I have a lot of friends. In fact, Hedwig's hair [that I wore in the film "Hedwig and the Angry Inch"] was inspired by my friend Stacy Orr, who actually lives in Kingfisher, Oklahoma, still, and married to a cowboy.

I know that part of the country. I haven't been there in a while, but I know it. I know about your Skoal in your back pocket, making a round shape in your jeans, and your pickup trucks and your — I always had a crush on all those guys. If I had stayed, I might be a little Joe-ish.

Have you gotten the chance to meet him?

No, because we — You can imagine. He's so manipulative that it's not a good idea. In fact, they encouraged us not to, because we also don't want to be on anyone's side. Joe versus Carole, whatever.


I think that decision was right, because later he's like [speaks in Joe Exotic's accent], "John Cameron Mitchell's going to make me look like a flaming f*g" is what he posted. [Laughs] My response was a painted nails emoji. I'm like, "Honey, girlfriend, you're already there."

What it was like working alongside Kate McKinnon

Your co-star Kate McKinnon adds a bit of a comedic twist to her character, Carole Baskin, that you're feuding with. What was it like to play off of her?

I love her deeply. We've become fast friends and will be working together in the future. She's extremely shy, where I'm more outgoing. I'm an outgoing loner, let's say, and she's definitely more of a loner. [She] would prefer to garden than go to a party.


We both decided with the agreement of our showrunner Etan [Frankel], who we love, that we're not going to impersonate the characters. We aren't doing every twitch and everything that they do. We are interpreting them. We are maybe 50% them and the other 50% is our interpretation. We're not trying to do a "Saturday Night Live" thing. I'm not gaining 40 pounds to [look like someone]. To me, that's very — That's about the actor. That's about vanity. "Look how interesting I am."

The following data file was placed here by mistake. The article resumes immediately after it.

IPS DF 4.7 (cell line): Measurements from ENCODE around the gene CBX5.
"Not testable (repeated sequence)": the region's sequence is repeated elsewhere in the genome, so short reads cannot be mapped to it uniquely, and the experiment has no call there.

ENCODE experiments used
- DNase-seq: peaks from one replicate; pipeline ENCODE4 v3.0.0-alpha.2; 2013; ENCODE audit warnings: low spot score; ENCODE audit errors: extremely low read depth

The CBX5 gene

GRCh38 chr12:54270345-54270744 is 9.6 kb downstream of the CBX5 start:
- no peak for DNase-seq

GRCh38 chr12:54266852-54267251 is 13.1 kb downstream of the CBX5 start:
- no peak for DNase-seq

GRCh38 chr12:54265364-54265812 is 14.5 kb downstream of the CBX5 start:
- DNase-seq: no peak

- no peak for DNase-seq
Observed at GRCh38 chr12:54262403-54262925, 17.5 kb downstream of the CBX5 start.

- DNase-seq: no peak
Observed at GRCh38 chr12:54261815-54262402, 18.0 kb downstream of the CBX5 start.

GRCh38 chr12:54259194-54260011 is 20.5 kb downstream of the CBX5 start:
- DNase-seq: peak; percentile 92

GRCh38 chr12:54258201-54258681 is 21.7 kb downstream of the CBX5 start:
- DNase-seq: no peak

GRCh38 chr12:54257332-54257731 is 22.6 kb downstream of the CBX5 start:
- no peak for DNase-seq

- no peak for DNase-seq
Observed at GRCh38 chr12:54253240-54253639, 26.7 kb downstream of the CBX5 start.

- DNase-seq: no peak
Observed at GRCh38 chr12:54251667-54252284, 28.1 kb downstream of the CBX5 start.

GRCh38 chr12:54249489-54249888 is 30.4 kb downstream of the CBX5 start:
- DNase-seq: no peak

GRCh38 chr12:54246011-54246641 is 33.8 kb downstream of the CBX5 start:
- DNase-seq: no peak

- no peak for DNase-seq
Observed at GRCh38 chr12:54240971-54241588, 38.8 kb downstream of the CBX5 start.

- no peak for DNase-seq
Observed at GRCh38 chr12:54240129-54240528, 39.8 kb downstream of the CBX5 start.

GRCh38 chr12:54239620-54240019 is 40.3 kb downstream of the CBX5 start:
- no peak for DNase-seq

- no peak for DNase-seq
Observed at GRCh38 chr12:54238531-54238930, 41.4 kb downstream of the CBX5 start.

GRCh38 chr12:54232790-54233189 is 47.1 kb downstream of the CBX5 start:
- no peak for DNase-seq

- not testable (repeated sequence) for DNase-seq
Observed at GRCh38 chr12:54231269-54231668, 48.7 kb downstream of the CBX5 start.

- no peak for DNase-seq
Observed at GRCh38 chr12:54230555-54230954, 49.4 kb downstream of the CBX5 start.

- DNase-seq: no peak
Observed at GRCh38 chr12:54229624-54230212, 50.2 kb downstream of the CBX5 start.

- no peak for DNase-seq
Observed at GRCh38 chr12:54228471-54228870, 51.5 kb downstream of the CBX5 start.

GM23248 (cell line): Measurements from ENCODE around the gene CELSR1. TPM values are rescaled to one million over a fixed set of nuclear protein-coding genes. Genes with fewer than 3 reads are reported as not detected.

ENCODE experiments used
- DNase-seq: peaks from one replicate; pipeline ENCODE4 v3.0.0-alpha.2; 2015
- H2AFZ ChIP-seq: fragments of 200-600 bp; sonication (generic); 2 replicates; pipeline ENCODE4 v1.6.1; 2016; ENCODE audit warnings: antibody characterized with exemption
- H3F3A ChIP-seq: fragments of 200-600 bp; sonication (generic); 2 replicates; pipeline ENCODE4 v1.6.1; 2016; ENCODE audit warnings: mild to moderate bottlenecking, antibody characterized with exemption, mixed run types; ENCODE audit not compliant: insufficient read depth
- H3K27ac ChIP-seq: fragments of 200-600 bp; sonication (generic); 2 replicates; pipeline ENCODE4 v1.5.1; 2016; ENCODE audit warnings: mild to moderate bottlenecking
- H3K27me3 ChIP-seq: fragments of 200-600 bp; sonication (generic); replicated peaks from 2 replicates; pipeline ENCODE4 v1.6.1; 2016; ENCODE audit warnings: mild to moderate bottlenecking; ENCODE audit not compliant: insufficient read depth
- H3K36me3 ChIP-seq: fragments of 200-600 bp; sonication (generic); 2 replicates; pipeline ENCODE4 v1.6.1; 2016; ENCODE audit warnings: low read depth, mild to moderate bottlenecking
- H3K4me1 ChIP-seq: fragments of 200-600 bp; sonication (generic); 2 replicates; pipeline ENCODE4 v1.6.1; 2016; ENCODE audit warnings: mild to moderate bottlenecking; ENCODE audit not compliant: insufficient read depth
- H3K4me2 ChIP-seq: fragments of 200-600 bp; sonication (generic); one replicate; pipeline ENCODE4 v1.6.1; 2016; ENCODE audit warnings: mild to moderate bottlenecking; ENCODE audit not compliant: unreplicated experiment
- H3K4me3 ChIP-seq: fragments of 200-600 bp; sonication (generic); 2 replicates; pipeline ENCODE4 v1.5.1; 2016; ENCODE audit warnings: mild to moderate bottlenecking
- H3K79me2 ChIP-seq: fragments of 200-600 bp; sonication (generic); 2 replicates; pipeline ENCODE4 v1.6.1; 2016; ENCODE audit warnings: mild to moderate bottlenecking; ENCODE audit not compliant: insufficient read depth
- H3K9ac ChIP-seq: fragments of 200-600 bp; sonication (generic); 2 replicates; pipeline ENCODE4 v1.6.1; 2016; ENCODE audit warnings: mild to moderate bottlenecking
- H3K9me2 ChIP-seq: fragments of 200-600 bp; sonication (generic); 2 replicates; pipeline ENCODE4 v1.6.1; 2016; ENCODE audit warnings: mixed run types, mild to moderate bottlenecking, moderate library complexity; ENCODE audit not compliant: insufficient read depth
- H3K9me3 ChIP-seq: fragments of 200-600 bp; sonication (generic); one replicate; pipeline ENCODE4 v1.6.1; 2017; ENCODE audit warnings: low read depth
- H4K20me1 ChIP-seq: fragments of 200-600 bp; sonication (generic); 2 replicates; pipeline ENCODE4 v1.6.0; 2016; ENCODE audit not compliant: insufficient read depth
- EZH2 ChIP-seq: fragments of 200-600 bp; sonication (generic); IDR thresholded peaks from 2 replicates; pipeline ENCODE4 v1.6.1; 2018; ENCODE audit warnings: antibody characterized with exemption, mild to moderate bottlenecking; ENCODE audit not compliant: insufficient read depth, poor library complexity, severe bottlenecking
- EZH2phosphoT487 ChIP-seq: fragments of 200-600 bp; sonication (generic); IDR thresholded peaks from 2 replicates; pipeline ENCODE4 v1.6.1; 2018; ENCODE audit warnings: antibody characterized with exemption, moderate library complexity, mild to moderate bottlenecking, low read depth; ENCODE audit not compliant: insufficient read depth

What I hoped we did was to go into their emotions, to have some surface stuff. I certainly listened to his voice a lot and studied him a bit physically, but I didn't want to hamstring myself from feeling what he feels. Sometimes, when you see a very technical performance like that, all you're seeing is, "Oh, my good. Look. They did the exact head nod."


Once in a while, you have to take the leash off and feel what they might have felt, to go there and not feel trapped in them. Imagine what they might be like when they're alone with their lovers, because we never saw that.

His surprising realization from playing Joe Exotic

What was it that surprised you the most about playing Joe Exotic?

That we had a lot in common. I grew up, like I said, in the same area. At that time, there were three options for a gay man. You could keep your head down, go in the closet, and do your job, or become the hairdresser, and then you've got your place in a small town.


The [second] option is to get the hell out to the bigger city, find your way, which is a common thing for queer people.

The third way is what he did, which is like, "F*** y'all. I'm going to make my own safe place within the redneck country. I'm going to make my zoo. I'm going to make my pet shop. I'm going to put people with the other misfits and the misfit animals, and it's going to be a sanctuary," [and] ultimately can become a bit of a cult where he can abuse his power. That's the danger, [that] the abused person becomes the abuser, which, I think, is exactly what happened to him.

All eight episodes of "Joe vs. Carole" are now streaming on Peacock.